Butterflies and Wee-wees or Vulvas and Penises?

Ending the Taboo of Children’s Sexuality

feature story by Nanna Christ Kiil Johansen and Domenica Sosa

(illustration by Domenica Sosa)

Society might seem to have reached its peak of open-mindedness, but the topic of children’s sexuality is here to prove it wrong. While adults are reproducing myths and social norms of the past, ignoring the existence of children’s sexuality, the results can be feelings of shame and distorted views on sexuality among children. Yes, children’s doctor play and genital rubbing are awkward, but experts insist: let’s talk about it.

Imagine you are in a supermarket, accompanied by a child. You might be its parent, or you might be the child’s caregiver for the day. The child points at a condom package, reaches for it and asks: “what is that?” Children have a lot of questions, but this one leaves you awkwardly silent, not knowing, what to say.  While standing there, furrowing your brows and trying to find the right words, your child has already run off to the candy section.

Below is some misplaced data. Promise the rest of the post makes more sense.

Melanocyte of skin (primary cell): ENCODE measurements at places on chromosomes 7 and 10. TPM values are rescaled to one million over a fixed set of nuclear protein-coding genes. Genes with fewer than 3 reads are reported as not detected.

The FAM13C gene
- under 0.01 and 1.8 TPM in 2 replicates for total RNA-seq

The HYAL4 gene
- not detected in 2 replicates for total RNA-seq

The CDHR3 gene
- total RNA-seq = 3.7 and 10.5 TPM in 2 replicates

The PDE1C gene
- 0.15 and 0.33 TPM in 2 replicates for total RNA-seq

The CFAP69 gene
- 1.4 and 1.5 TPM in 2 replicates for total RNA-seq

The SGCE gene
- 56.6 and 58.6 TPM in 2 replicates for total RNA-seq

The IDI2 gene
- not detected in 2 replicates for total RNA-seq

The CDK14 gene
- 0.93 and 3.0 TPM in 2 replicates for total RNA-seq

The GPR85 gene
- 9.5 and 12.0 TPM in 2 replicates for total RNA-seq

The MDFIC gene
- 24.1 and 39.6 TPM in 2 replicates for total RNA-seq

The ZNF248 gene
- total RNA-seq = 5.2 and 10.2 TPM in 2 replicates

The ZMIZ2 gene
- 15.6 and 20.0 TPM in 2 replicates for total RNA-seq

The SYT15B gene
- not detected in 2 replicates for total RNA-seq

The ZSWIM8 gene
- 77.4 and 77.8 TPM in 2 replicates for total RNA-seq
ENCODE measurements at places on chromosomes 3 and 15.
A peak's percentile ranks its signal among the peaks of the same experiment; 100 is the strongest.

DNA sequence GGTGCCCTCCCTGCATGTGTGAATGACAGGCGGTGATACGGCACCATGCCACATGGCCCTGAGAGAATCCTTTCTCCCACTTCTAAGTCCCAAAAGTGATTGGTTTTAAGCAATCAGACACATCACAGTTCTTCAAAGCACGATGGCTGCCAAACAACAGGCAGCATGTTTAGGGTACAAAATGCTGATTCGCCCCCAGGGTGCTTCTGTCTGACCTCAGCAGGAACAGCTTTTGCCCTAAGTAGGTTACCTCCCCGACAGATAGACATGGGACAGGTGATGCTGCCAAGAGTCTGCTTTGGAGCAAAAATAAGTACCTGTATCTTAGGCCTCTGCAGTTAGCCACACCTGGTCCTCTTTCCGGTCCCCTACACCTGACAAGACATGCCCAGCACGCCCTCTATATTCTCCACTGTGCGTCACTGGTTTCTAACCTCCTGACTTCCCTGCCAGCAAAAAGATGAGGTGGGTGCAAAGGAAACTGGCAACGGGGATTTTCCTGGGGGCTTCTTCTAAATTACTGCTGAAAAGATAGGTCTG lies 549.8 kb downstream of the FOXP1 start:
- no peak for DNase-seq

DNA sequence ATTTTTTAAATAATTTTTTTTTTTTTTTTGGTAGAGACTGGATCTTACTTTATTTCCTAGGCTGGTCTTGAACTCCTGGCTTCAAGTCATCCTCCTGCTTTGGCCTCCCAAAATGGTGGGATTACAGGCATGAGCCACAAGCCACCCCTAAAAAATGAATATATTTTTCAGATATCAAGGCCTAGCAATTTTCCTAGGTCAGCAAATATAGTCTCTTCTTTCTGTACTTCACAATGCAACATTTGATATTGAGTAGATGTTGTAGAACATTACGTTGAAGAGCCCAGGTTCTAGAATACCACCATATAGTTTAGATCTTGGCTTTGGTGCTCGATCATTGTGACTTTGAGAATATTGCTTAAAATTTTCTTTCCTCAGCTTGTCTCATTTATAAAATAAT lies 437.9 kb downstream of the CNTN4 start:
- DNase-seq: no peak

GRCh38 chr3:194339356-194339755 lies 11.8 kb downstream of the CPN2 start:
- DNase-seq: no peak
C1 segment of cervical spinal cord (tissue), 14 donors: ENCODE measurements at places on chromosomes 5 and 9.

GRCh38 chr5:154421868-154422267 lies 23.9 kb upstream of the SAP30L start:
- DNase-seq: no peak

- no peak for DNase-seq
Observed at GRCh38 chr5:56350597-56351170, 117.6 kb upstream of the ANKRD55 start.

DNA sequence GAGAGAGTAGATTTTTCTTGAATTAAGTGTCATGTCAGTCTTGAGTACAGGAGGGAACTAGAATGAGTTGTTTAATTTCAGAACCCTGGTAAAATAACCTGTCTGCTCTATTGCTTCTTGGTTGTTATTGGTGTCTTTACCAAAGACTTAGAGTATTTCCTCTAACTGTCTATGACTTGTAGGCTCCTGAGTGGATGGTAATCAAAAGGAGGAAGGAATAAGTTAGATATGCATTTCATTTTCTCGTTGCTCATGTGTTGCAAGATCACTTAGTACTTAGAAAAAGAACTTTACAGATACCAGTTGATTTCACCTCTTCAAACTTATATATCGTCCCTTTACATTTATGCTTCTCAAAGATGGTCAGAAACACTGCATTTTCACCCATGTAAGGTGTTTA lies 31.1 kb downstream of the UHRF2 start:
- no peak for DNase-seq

This time, you have avoided an uncomfortable situation, but next time you might not. Children are curious little humans. As they at some point will ask you to explain where babies come from, or what a new, sensitive word they heard in the schoolyard means, they will also explore their bodies and others.

While Western society seems to be tolerant and open-minded, it is far from normalized and known that children, from birth, are already developing their sexuality. “Everything is there from the beginning,” PhD candidate in Social Science and coordinator of the MA in Childhood Studies and Children’s Rights at the Fachhochschule Potsdam, Korinna McRobert, says. After realizing that most people do not think that children of a young age have a sexuality, McRobert started working with the topic, asking the question: “if we don’t think that it is there, how can we possibly engage with it?”